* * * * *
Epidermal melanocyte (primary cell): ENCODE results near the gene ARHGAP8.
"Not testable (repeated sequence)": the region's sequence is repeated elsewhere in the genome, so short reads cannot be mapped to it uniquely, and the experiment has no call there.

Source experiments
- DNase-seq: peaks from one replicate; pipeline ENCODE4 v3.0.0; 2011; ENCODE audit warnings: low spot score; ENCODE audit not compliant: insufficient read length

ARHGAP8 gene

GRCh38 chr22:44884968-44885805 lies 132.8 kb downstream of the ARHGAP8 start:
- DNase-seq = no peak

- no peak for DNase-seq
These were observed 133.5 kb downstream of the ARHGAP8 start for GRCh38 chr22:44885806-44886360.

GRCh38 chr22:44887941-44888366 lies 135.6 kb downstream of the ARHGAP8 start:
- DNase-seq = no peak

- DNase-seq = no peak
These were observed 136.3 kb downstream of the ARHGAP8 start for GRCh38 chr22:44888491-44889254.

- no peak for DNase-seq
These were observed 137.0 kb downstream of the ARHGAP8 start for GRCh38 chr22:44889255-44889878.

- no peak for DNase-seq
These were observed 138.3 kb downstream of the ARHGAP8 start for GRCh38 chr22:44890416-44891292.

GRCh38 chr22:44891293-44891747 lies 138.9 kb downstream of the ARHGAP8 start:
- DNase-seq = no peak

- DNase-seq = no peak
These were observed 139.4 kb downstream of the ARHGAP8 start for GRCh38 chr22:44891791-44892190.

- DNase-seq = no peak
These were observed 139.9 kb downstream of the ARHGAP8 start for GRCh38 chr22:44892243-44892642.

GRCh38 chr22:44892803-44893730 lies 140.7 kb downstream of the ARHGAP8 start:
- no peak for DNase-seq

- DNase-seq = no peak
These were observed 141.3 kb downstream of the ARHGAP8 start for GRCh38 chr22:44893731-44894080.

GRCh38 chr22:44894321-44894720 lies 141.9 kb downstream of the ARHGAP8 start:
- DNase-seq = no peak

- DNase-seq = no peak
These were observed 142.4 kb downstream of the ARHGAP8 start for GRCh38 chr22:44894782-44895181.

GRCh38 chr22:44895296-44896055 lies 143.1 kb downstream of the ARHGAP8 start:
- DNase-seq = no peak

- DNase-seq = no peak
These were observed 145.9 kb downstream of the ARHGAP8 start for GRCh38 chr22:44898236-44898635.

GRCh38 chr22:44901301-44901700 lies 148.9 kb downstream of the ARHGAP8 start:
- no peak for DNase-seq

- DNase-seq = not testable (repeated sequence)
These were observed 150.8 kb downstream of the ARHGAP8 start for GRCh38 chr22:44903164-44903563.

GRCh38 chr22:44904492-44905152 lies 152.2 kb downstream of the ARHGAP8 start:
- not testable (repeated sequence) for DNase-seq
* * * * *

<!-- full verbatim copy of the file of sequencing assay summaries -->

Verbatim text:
Epidermal melanocyte (primary cell): ENCODE results near the gene ARHGAP8.
"Not testable (repeated sequence)": the region's sequence is repeated elsewhere in the genome, so short reads cannot be mapped to it uniquely, and the experiment has no call there.

Source experiments
- DNase-seq: peaks from one replicate; pipeline ENCODE4 v3.0.0; 2011; ENCODE audit warnings: low spot score; ENCODE audit not compliant: insufficient read length

ARHGAP8 gene

GRCh38 chr22:44884968-44885805 lies 132.8 kb downstream of the ARHGAP8 start:
- DNase-seq = no peak

- no peak for DNase-seq
These were observed 133.5 kb downstream of the ARHGAP8 start for GRCh38 chr22:44885806-44886360.

GRCh38 chr22:44887941-44888366 lies 135.6 kb downstream of the ARHGAP8 start:
- DNase-seq = no peak

- DNase-seq = no peak
These were observed 136.3 kb downstream of the ARHGAP8 start for GRCh38 chr22:44888491-44889254.

- no peak for DNase-seq
These were observed 137.0 kb downstream of the ARHGAP8 start for GRCh38 chr22:44889255-44889878.

- no peak for DNase-seq
These were observed 138.3 kb downstream of the ARHGAP8 start for GRCh38 chr22:44890416-44891292.

GRCh38 chr22:44891293-44891747 lies 138.9 kb downstream of the ARHGAP8 start:
- DNase-seq = no peak

- DNase-seq = no peak
These were observed 139.4 kb downstream of the ARHGAP8 start for GRCh38 chr22:44891791-44892190.

- DNase-seq = no peak
These were observed 139.9 kb downstream of the ARHGAP8 start for GRCh38 chr22:44892243-44892642.

GRCh38 chr22:44892803-44893730 lies 140.7 kb downstream of the ARHGAP8 start:
- no peak for DNase-seq

- DNase-seq = no peak
These were observed 141.3 kb downstream of the ARHGAP8 start for GRCh38 chr22:44893731-44894080.

GRCh38 chr22:44894321-44894720 lies 141.9 kb downstream of the ARHGAP8 start:
- DNase-seq = no peak

- DNase-seq = no peak
These were observed 142.4 kb downstream of the ARHGAP8 start for GRCh38 chr22:44894782-44895181.

GRCh38 chr22:44895296-44896055 lies 143.1 kb downstream of the ARHGAP8 start:
- DNase-seq = no peak

- DNase-seq = no peak
These were observed 145.9 kb downstream of the ARHGAP8 start for GRCh38 chr22:44898236-44898635.

GRCh38 chr22:44901301-44901700 lies 148.9 kb downstream of the ARHGAP8 start:
- no peak for DNase-seq

- DNase-seq = not testable (repeated sequence)
These were observed 150.8 kb downstream of the ARHGAP8 start for GRCh38 chr22:44903164-44903563.

GRCh38 chr22:44904492-44905152 lies 152.2 kb downstream of the ARHGAP8 start:
- not testable (repeated sequence) for DNase-seq